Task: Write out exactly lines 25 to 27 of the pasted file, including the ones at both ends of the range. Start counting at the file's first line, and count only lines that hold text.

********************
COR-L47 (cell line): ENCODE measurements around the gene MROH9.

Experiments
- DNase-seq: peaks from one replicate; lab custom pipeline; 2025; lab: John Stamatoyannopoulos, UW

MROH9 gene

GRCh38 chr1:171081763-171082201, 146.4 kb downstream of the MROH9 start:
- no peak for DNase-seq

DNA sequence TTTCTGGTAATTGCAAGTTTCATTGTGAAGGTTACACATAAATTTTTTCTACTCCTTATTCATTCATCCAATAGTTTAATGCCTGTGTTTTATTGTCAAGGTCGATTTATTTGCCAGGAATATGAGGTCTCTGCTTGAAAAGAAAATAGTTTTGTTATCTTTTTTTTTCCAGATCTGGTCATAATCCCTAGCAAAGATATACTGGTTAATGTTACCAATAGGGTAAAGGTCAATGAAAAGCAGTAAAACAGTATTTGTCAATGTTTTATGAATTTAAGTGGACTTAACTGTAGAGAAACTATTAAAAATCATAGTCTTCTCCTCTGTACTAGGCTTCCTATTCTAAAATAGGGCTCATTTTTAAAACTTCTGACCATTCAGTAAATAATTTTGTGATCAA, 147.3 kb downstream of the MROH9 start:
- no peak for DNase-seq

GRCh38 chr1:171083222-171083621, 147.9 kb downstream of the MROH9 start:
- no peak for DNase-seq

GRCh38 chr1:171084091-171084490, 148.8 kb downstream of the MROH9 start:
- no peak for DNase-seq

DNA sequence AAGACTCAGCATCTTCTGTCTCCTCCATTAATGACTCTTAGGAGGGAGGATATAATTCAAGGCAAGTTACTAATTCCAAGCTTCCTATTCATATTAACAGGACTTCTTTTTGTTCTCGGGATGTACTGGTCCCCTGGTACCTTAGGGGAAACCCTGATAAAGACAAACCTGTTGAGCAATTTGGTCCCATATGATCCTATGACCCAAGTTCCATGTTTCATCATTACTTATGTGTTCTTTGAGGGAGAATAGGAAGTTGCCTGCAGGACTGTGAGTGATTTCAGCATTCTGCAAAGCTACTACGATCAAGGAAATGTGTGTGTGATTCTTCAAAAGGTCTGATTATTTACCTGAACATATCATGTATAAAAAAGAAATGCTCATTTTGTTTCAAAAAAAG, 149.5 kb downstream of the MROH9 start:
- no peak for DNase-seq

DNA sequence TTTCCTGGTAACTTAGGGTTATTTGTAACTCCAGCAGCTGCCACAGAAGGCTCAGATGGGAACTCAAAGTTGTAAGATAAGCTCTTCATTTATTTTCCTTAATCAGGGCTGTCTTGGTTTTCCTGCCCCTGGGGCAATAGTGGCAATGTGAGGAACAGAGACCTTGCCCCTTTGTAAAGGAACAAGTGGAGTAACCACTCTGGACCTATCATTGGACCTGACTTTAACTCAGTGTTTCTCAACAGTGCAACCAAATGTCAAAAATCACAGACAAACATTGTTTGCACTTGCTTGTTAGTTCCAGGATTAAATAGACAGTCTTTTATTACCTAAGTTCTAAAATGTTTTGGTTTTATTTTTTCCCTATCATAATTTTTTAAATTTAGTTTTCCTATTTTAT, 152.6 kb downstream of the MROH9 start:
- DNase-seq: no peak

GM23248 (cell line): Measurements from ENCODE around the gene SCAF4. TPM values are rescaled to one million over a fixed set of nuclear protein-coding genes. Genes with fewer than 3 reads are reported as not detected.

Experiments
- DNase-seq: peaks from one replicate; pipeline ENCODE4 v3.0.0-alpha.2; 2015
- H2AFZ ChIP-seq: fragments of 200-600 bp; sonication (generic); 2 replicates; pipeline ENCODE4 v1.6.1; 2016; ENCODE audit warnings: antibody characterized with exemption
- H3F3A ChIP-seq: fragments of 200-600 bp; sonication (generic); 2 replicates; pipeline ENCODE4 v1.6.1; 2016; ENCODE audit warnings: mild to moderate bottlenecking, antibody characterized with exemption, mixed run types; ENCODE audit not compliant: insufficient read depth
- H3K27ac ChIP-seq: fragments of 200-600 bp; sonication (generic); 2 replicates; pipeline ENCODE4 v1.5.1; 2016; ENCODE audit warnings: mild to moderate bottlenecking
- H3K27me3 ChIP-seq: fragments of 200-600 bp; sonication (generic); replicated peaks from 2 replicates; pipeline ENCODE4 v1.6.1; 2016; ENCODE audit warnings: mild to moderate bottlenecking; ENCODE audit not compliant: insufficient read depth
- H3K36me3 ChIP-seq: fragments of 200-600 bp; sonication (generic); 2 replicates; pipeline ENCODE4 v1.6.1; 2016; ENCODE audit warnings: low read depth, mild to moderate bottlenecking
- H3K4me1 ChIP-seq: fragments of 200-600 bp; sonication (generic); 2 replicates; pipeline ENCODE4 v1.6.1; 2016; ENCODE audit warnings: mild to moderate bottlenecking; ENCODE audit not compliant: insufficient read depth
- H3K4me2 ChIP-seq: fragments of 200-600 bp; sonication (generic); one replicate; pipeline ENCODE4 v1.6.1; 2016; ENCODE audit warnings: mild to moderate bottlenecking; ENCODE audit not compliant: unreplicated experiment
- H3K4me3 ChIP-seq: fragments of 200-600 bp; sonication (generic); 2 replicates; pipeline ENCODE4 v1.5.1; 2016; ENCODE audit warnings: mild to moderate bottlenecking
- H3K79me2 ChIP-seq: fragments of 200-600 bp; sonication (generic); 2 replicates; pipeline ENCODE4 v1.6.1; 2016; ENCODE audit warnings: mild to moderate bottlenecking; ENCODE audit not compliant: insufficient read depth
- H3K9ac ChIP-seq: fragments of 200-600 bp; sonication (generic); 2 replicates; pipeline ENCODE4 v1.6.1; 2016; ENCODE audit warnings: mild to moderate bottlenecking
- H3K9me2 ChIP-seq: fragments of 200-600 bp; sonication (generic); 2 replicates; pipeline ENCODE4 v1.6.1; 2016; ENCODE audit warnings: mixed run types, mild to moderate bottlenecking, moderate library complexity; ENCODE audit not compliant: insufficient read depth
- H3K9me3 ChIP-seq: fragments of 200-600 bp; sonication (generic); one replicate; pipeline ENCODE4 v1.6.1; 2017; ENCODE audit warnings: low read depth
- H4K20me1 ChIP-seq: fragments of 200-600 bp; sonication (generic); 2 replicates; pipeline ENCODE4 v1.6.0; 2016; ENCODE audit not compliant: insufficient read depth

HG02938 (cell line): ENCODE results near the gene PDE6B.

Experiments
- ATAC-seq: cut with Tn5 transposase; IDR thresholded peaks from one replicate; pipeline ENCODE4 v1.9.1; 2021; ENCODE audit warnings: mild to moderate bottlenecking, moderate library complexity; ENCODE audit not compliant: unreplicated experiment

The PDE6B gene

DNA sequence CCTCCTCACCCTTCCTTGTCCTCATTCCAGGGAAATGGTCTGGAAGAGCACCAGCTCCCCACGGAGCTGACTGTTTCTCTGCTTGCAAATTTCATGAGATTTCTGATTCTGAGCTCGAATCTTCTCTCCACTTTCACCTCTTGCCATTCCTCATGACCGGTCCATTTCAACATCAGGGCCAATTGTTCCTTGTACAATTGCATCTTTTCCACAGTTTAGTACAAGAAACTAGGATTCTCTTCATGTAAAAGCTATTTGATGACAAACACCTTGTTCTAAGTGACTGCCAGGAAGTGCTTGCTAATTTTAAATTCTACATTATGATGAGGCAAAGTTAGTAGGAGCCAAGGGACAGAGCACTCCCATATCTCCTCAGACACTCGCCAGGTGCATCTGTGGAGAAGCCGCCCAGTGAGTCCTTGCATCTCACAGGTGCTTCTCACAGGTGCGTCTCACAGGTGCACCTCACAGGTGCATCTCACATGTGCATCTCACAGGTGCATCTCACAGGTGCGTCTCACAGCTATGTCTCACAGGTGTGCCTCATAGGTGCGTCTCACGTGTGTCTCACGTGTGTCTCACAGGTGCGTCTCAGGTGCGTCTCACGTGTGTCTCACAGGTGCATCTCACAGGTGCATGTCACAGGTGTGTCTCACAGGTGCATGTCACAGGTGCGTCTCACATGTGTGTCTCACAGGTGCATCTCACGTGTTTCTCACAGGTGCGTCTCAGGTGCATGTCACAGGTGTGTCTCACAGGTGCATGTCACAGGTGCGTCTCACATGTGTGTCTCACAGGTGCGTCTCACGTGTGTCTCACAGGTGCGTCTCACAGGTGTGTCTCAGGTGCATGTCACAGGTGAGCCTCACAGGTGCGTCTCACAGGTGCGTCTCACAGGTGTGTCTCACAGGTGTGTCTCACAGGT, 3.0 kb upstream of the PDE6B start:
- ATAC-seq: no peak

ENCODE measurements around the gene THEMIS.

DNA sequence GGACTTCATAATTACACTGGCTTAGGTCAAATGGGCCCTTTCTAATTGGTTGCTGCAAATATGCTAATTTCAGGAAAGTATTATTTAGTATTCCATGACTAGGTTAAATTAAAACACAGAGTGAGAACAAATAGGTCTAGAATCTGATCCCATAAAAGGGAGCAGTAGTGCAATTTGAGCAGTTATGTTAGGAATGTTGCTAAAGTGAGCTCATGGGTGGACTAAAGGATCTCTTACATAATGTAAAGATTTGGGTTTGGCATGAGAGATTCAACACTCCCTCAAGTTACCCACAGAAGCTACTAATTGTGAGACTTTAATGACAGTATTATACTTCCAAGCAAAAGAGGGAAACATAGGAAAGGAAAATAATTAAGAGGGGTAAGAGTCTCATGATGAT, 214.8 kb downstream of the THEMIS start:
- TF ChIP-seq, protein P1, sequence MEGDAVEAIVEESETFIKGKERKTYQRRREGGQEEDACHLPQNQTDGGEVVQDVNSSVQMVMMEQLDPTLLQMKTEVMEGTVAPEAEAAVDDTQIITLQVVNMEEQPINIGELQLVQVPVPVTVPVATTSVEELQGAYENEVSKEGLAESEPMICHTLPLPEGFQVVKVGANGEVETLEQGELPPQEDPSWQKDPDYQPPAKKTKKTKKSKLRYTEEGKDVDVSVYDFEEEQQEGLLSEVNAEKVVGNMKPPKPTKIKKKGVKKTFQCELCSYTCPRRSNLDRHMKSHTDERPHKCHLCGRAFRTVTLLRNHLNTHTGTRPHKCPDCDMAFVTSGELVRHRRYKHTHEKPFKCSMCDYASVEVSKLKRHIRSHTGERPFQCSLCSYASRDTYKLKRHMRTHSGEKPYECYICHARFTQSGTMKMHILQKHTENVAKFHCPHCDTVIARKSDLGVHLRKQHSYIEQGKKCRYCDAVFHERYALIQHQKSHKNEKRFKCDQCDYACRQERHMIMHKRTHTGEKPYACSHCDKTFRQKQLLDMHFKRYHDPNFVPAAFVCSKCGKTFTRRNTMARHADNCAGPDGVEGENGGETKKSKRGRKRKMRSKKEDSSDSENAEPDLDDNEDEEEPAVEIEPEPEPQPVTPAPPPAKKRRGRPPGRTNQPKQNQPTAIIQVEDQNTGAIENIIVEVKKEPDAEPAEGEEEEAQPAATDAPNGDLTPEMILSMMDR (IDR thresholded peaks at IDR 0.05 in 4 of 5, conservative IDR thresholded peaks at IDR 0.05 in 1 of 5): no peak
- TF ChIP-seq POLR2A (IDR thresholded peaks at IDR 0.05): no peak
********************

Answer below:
- H3K4me1 ChIP-seq: fragments of 200-600 bp; sonication (generic); 2 replicates; pipeline ENCODE4 v1.6.1; 2016; ENCODE audit warnings: mild to moderate bottlenecking; ENCODE audit not compliant: insufficient read depth
- H3K4me2 ChIP-seq: fragments of 200-600 bp; sonication (generic); one replicate; pipeline ENCODE4 v1.6.1; 2016; ENCODE audit warnings: mild to moderate bottlenecking; ENCODE audit not compliant: unreplicated experiment
- H3K4me3 ChIP-seq: fragments of 200-600 bp; sonication (generic); 2 replicates; pipeline ENCODE4 v1.5.1; 2016; ENCODE audit warnings: mild to moderate bottlenecking